Here is the animatic I created using mostly just the drawings posted in Part 1. An attempt was made to suggest the timing of the entire segment.
I invited the Director (me) into my office to look at it with me on my computer. He took one glance at the video, shook his head and started for the door.
"Well, what do you think?" I (the animator) called out.
He turned back to look at me. "They both start moving at once," he said. "How is anyone supposed to know what to look at?" Then he was gone.
I was disappointed, but only in myself. He was right. I had ignored a basic rule of animation, one I keep having trouble with when considered in its broadest sense.
Anticipation as a prelude to a particular action for a character is something I know well, and tend to do pretty well. Someone pitching a ball winds up first; the windup of a baseball pitcher is the most obvious and exagerrated anticipation that we find in real life. Any forward movement benefits from a windup of some kind, even if it is just the slightest gesture in the opposite direction.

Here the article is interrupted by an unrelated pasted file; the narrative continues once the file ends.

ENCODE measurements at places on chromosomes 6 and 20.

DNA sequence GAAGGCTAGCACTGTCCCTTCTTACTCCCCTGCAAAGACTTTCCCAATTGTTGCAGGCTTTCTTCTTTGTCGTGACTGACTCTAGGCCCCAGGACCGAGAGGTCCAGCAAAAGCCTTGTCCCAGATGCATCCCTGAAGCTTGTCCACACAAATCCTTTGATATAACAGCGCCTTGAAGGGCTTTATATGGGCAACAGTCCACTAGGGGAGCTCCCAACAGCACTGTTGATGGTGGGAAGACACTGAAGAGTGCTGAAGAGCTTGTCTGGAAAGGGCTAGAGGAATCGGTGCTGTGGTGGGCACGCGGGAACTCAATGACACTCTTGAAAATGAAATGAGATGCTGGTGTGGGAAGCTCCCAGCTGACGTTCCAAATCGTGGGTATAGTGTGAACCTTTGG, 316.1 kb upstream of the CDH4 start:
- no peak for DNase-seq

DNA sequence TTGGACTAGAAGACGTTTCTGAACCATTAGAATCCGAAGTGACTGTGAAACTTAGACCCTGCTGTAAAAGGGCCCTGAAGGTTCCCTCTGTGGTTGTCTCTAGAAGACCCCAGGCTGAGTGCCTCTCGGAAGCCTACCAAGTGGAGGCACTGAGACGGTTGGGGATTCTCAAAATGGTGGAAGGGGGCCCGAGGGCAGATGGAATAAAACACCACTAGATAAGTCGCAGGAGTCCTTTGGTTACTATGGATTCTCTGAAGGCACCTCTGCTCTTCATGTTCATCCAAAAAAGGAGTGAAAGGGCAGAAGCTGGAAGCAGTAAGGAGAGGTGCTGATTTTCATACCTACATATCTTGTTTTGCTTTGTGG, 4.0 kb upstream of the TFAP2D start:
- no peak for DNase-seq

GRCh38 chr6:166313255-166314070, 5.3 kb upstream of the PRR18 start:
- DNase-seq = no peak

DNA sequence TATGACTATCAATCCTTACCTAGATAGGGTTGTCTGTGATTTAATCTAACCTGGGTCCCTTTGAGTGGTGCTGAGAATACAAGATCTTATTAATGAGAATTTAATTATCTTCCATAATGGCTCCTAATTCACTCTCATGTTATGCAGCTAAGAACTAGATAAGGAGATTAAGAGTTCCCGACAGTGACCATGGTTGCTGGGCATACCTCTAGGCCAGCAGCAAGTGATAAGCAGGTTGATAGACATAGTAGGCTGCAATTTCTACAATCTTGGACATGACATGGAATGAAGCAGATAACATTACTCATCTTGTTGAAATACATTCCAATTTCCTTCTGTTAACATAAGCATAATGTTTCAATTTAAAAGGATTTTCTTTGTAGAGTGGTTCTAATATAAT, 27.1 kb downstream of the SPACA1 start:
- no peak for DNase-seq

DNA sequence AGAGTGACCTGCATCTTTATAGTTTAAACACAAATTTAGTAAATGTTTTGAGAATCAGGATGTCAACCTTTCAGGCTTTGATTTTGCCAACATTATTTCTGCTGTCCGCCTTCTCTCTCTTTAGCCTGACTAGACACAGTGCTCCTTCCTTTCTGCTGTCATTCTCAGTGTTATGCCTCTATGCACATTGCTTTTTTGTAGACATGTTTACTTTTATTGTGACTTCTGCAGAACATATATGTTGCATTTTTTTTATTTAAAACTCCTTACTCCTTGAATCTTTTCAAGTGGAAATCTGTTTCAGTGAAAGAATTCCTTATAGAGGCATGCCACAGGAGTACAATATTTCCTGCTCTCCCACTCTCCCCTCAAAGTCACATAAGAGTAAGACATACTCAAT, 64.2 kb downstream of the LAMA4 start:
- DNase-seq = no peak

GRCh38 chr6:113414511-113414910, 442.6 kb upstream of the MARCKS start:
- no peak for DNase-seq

But let's not forget that one purpose of the anticipation is to bring the eyes of the audience to the right place in time to appreciate the main action.
When you have two characters on screen at once, this becomes doubly important, and so on. You don't want a viewer studying the eyes of the secondary character when the main character is about to do something important.
So who is leading here, and who following? It is the man leading; he wants to lower the fox down to a level where he will have more control. As the woman is connected to the fox by its jaws, she must come down also.
Is an anticipation by the man all we need here? No, I believe we need more. We need to show the man thinking before we show him acting on his thoughts.
Next: The Man Takes Charge